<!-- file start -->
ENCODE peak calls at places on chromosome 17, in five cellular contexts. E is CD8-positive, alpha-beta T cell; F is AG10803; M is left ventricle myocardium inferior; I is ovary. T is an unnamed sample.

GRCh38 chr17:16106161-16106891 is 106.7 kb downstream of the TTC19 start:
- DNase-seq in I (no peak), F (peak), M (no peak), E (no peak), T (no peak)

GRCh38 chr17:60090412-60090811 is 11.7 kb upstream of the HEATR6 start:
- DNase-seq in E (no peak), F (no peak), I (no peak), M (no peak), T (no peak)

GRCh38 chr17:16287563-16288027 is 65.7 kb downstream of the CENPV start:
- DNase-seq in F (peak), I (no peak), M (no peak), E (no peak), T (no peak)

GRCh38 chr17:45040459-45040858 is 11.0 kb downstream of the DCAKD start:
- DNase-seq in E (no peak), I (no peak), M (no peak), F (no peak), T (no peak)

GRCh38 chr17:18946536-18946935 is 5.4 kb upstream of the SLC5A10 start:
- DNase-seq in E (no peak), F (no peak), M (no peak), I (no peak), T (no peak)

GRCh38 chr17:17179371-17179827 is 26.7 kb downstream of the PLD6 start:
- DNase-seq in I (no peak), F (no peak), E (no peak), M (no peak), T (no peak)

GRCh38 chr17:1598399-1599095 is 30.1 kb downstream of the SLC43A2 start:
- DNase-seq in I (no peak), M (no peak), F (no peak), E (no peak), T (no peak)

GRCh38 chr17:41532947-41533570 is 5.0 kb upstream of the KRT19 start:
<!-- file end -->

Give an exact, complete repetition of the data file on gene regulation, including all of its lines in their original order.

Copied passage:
ENCODE peak calls at places on chromosome 17, in five cellular contexts. E is CD8-positive, alpha-beta T cell; F is AG10803; M is left ventricle myocardium inferior; I is ovary. T is an unnamed sample.

GRCh38 chr17:16106161-16106891 is 106.7 kb downstream of the TTC19 start:
- DNase-seq in I (no peak), F (peak), M (no peak), E (no peak), T (no peak)

GRCh38 chr17:60090412-60090811 is 11.7 kb upstream of the HEATR6 start:
- DNase-seq in E (no peak), F (no peak), I (no peak), M (no peak), T (no peak)

GRCh38 chr17:16287563-16288027 is 65.7 kb downstream of the CENPV start:
- DNase-seq in F (peak), I (no peak), M (no peak), E (no peak), T (no peak)

GRCh38 chr17:45040459-45040858 is 11.0 kb downstream of the DCAKD start:
- DNase-seq in E (no peak), I (no peak), M (no peak), F (no peak), T (no peak)

GRCh38 chr17:18946536-18946935 is 5.4 kb upstream of the SLC5A10 start:
- DNase-seq in E (no peak), F (no peak), M (no peak), I (no peak), T (no peak)

GRCh38 chr17:17179371-17179827 is 26.7 kb downstream of the PLD6 start:
- DNase-seq in I (no peak), F (no peak), E (no peak), M (no peak), T (no peak)

GRCh38 chr17:1598399-1599095 is 30.1 kb downstream of the SLC43A2 start:
- DNase-seq in I (no peak), M (no peak), F (no peak), E (no peak), T (no peak)

GRCh38 chr17:41532947-41533570 is 5.0 kb upstream of the KRT19 start: